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CBRN Weapons. Custom CBRN Weapons Essay Writing Service || CBRN Weapons Essay samples, help
Chemical, Biological, Radiological and Nuclear (CBRN) weapons existed since the fifties, but with the increased threat following the introduction of the radiological weapon, the view of on CBRN as agents of defence has totally changed to Weapons of Mass Destruction (CBRN, 1999). However, this has clouded people’s judgment, but CBRN weapons are just as safe until a country or terrorist organization decides to apply their use with the aim of terrorizing, instead of mass casualties. This paper aims to do an in-depth discussion on the development, use, threats and the steps taken to reduce the CBRN weapon use in reference to North Korea known for its proficiency in nuclear weapons.
North Korea’s Chemical and Biological Weapon Capability
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Although, a tremendous challenge exists in determining the CBRN capability of a country, it is not hard to trace the evidence of chemical and biological weapons to the mother country that produces them. For instance, assessing North Korea capabilities does not come as obvious, compared to other countries known for their expertise in chemical and biological weapons (Spiers, 2010). The difficulty tied to this assessment boils down to the fact that they do not feature as members of the Chemical Weapons Convention (CWC); hence, their infrastructure has never faced declaration for serious scrutiny by the international bodies. Another reason is that, despite North Korea being a member of the Biological Weapons Convention, no developed mechanism for inspection exists to guarantee scrutiny into their manufacturing industry. Additionally, the fact that its facilities have an isolated location from the rest of the world shields them from any science probing and international scrutiny (Egan, 2005). Evidently, Science studies go to show that North Korea has a higher CBRN capability than any other country, because they possess plenty of the plutonium elements; among other resources, that gives them an advantage in the increased production of the nuclear warheads. Another boost to this capability results from the possibility of highly knowledgeable nuclear scientists that continue to research and implement new adverse changes in the Chemical and biological weapon industry. Moreover, Pyongyang’s possession of 2500-5000 tonnes of chemical weapons and the continuous funding of the biological weapons program increase North Korea’s CBRN capability, weapon delivery and risk threat to the global security. On the other hand, having not signed the CWC, Biological & Toxin Weapons Convention (BTWC) and the Geneva Protocol, North Korea remains in the dark away from the international inspection. This increases their CBRN capability and domination in chemical and biological weapons. Furthermore, the political regime of North Korea stood strong and stable, especially under the Kim Jong-il’s rule, which meant that, increase of North Korea’s CBRN capability through the struggle to retain its power over the other state and non-state actors. Summarily, North Korea produces and develops biological agents, which ensure the availability of chemical biological weapons for use. The country has also an adequate delivery system, which portrays the CBRN capability in dispersing and spreading the chemical and biological weapons of mass destruction (Spiers, 2007).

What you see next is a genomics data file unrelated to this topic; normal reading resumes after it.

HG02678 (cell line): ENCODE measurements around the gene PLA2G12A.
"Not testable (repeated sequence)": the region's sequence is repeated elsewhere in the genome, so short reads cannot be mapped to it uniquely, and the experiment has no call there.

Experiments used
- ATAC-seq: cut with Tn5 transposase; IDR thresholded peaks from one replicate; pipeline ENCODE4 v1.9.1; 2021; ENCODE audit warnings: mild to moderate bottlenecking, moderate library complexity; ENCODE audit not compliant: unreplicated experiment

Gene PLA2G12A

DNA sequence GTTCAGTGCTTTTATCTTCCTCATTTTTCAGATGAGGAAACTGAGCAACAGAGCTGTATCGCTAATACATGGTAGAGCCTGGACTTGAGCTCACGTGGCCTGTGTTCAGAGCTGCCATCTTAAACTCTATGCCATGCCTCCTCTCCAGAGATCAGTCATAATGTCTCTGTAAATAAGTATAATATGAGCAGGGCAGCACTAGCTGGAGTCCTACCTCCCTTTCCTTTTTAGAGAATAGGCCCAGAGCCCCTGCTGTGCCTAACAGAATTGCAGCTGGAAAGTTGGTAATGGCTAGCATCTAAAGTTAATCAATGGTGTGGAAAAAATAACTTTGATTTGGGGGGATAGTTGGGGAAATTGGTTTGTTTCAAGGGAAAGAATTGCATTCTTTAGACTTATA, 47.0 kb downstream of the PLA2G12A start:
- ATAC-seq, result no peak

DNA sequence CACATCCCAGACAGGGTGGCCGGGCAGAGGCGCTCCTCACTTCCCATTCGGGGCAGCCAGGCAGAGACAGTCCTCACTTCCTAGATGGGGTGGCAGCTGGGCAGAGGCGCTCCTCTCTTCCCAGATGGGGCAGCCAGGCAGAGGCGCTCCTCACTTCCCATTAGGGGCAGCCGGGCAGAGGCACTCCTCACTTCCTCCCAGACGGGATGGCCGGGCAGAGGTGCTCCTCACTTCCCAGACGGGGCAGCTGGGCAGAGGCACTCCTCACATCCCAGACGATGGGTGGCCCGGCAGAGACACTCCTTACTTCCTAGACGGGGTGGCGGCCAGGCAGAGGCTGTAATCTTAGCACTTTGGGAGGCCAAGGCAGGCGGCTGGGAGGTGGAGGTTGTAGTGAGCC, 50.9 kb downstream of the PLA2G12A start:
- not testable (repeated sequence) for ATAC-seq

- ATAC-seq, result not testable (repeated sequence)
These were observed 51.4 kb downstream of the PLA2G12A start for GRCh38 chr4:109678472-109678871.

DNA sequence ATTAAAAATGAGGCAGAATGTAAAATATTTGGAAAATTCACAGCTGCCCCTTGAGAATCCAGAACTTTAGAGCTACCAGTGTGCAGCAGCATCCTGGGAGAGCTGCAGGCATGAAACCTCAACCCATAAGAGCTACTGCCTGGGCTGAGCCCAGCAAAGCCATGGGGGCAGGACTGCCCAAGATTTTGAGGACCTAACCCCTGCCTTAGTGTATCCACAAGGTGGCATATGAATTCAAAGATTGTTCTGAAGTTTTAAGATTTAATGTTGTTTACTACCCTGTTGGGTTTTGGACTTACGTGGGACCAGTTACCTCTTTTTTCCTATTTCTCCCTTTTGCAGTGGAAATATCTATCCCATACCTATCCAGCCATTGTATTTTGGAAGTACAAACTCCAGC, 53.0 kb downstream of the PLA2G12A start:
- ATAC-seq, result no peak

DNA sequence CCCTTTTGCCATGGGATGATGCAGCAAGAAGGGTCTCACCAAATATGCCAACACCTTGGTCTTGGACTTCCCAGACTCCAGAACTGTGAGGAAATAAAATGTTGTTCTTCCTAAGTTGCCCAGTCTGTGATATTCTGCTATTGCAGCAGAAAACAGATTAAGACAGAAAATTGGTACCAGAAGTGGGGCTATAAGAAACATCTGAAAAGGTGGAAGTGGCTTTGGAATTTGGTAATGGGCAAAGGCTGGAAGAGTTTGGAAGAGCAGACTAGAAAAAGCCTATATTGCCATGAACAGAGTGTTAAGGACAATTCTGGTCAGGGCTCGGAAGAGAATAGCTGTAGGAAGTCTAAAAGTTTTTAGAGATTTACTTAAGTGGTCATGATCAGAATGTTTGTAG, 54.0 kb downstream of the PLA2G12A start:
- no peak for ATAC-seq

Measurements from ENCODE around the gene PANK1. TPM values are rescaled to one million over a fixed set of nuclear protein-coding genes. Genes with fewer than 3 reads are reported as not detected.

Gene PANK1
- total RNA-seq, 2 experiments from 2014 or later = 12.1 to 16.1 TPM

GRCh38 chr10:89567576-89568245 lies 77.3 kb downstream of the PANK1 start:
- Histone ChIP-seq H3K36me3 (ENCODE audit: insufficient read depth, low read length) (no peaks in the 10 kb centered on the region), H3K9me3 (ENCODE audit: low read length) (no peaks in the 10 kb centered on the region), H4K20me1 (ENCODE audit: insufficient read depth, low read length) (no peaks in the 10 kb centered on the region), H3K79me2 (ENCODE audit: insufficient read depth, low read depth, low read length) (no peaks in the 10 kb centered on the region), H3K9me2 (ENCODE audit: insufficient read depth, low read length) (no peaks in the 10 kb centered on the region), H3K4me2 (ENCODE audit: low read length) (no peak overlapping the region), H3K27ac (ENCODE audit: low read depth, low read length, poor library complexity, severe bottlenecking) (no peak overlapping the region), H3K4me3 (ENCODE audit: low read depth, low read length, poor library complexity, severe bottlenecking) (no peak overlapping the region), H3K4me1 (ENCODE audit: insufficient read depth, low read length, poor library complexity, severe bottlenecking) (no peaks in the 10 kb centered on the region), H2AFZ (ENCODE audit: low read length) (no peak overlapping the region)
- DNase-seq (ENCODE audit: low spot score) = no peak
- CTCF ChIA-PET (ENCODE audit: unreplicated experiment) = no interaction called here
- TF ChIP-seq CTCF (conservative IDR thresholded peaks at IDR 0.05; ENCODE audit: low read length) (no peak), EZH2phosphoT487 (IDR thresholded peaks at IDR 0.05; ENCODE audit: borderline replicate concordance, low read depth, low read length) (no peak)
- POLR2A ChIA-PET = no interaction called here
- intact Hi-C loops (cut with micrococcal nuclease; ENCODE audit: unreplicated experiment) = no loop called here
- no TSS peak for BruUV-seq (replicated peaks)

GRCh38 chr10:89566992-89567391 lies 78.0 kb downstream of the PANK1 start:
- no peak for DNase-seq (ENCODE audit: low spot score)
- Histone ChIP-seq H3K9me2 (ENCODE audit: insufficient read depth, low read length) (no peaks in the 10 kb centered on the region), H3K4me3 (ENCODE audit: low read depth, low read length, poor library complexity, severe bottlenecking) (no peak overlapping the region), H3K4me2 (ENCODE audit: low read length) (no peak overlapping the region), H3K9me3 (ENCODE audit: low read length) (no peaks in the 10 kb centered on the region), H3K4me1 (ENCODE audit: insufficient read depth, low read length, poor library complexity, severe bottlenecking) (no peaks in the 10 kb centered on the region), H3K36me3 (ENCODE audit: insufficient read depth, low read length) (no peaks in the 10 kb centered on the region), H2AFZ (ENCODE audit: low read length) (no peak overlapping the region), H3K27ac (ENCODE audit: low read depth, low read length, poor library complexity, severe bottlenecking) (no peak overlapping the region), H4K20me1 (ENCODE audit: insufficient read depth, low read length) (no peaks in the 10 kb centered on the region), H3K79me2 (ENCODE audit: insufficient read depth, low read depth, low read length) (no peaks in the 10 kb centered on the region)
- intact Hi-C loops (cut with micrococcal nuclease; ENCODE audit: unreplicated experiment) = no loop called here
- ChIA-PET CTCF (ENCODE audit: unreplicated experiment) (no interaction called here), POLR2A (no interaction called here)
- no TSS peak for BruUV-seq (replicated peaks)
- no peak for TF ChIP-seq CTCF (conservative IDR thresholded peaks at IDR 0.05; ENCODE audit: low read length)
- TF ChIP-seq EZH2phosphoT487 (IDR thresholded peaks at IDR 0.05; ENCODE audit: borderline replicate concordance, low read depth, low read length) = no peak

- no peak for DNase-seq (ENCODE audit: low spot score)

Origin and Development of CBRN Weapons
North Korea has developed these weapons through the Soviet support in establishing chemical and biological industry and the defence units for the same. The five-year plan concentrated on erecting facilities for the continuity of the organic and inorganic chemical industry. Kim II Sung also aided the development of more production facilities to improve the Korean economy in 1961 through issuing the “Declaration of Chemicalisation.” This declaration awakened the realization of chemical warfare significance in North Korea, fostering the production of dual-use chemicals, such as phosphate and Sulphur among others (Egan, 2005). North Korea took a step further in the CBRN development by trying out with the production of lethal chemical agents. The development of chemical weapons in North Korea enjoyed the boost from the Chemical Weapons programme in place that oversaw the researches and actual production done, including the stockpiling of the CBRN weapons.
Possible Uses of CBRN Weapons
Despite the lack of clarity on the primary purpose of the North Korea’s chemical and biological weapons, assumptions and in-depth studies show that North Korea could use these weapons in targeting both the civilians and the military; in the case of offensive operations or retaliation from external attacks (Egan, 2005). North Korea would also utilize the use of the CBRN weapons in reducing the combat effectiveness of the South Korean and U.S. military; through cutting them off from their bases, storage areas, mobilization points and slow down any oversees reinforcement’s attempts.
North Korea’s Indulgence in Membership Treaties